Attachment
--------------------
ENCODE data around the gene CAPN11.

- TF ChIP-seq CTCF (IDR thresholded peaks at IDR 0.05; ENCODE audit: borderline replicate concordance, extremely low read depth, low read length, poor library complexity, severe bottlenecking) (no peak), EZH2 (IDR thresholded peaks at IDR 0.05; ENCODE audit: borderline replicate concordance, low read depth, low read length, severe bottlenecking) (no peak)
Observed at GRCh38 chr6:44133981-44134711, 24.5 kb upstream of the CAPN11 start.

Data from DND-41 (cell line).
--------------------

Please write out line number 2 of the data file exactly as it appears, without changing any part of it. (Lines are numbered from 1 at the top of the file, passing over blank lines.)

- TF ChIP-seq CTCF (IDR thresholded peaks at IDR 0.05; ENCODE audit: borderline replicate concordance, extremely low read depth, low read length, poor library complexity, severe bottlenecking) (no peak), EZH2 (IDR thresholded peaks at IDR 0.05; ENCODE audit: borderline replicate concordance, low read depth, low read length, severe bottlenecking) (no peak)